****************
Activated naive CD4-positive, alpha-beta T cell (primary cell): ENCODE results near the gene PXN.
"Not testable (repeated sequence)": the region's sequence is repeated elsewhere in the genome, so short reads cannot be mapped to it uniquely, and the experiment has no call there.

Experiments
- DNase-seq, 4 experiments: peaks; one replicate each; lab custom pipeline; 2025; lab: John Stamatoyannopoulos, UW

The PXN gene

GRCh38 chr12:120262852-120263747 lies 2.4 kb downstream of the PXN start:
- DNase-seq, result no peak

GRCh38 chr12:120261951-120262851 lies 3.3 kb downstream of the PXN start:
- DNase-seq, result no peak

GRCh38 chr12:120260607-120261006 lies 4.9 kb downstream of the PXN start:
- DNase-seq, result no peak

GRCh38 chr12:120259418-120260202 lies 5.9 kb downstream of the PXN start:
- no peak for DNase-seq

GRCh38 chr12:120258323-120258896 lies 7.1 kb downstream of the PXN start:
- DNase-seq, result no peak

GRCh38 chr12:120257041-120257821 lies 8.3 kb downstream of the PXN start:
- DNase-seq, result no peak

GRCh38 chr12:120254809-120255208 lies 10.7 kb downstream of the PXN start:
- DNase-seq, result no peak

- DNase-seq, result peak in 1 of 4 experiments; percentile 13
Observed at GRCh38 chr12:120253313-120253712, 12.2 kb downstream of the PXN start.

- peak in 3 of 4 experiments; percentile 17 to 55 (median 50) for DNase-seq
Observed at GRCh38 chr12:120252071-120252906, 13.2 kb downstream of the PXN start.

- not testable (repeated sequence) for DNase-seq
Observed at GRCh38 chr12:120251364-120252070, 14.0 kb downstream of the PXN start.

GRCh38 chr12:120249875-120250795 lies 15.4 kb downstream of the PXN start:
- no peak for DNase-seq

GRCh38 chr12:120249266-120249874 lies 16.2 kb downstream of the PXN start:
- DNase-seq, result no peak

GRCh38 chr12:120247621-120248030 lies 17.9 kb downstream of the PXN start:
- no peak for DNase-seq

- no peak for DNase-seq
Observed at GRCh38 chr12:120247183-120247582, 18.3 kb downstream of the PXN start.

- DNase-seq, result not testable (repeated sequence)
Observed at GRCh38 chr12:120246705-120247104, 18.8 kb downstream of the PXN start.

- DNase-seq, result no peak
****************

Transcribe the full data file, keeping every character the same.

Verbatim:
Activated naive CD4-positive, alpha-beta T cell (primary cell): ENCODE results near the gene PXN.
"Not testable (repeated sequence)": the region's sequence is repeated elsewhere in the genome, so short reads cannot be mapped to it uniquely, and the experiment has no call there.

Experiments
- DNase-seq, 4 experiments: peaks; one replicate each; lab custom pipeline; 2025; lab: John Stamatoyannopoulos, UW

The PXN gene

GRCh38 chr12:120262852-120263747 lies 2.4 kb downstream of the PXN start:
- DNase-seq, result no peak

GRCh38 chr12:120261951-120262851 lies 3.3 kb downstream of the PXN start:
- DNase-seq, result no peak

GRCh38 chr12:120260607-120261006 lies 4.9 kb downstream of the PXN start:
- DNase-seq, result no peak

GRCh38 chr12:120259418-120260202 lies 5.9 kb downstream of the PXN start:
- no peak for DNase-seq

GRCh38 chr12:120258323-120258896 lies 7.1 kb downstream of the PXN start:
- DNase-seq, result no peak

GRCh38 chr12:120257041-120257821 lies 8.3 kb downstream of the PXN start:
- DNase-seq, result no peak

GRCh38 chr12:120254809-120255208 lies 10.7 kb downstream of the PXN start:
- DNase-seq, result no peak

- DNase-seq, result peak in 1 of 4 experiments; percentile 13
Observed at GRCh38 chr12:120253313-120253712, 12.2 kb downstream of the PXN start.

- peak in 3 of 4 experiments; percentile 17 to 55 (median 50) for DNase-seq
Observed at GRCh38 chr12:120252071-120252906, 13.2 kb downstream of the PXN start.

- not testable (repeated sequence) for DNase-seq
Observed at GRCh38 chr12:120251364-120252070, 14.0 kb downstream of the PXN start.

GRCh38 chr12:120249875-120250795 lies 15.4 kb downstream of the PXN start:
- no peak for DNase-seq

GRCh38 chr12:120249266-120249874 lies 16.2 kb downstream of the PXN start:
- DNase-seq, result no peak

GRCh38 chr12:120247621-120248030 lies 17.9 kb downstream of the PXN start:
- no peak for DNase-seq

- no peak for DNase-seq
Observed at GRCh38 chr12:120247183-120247582, 18.3 kb downstream of the PXN start.

- DNase-seq, result not testable (repeated sequence)
Observed at GRCh38 chr12:120246705-120247104, 18.8 kb downstream of the PXN start.

- DNase-seq, result no peak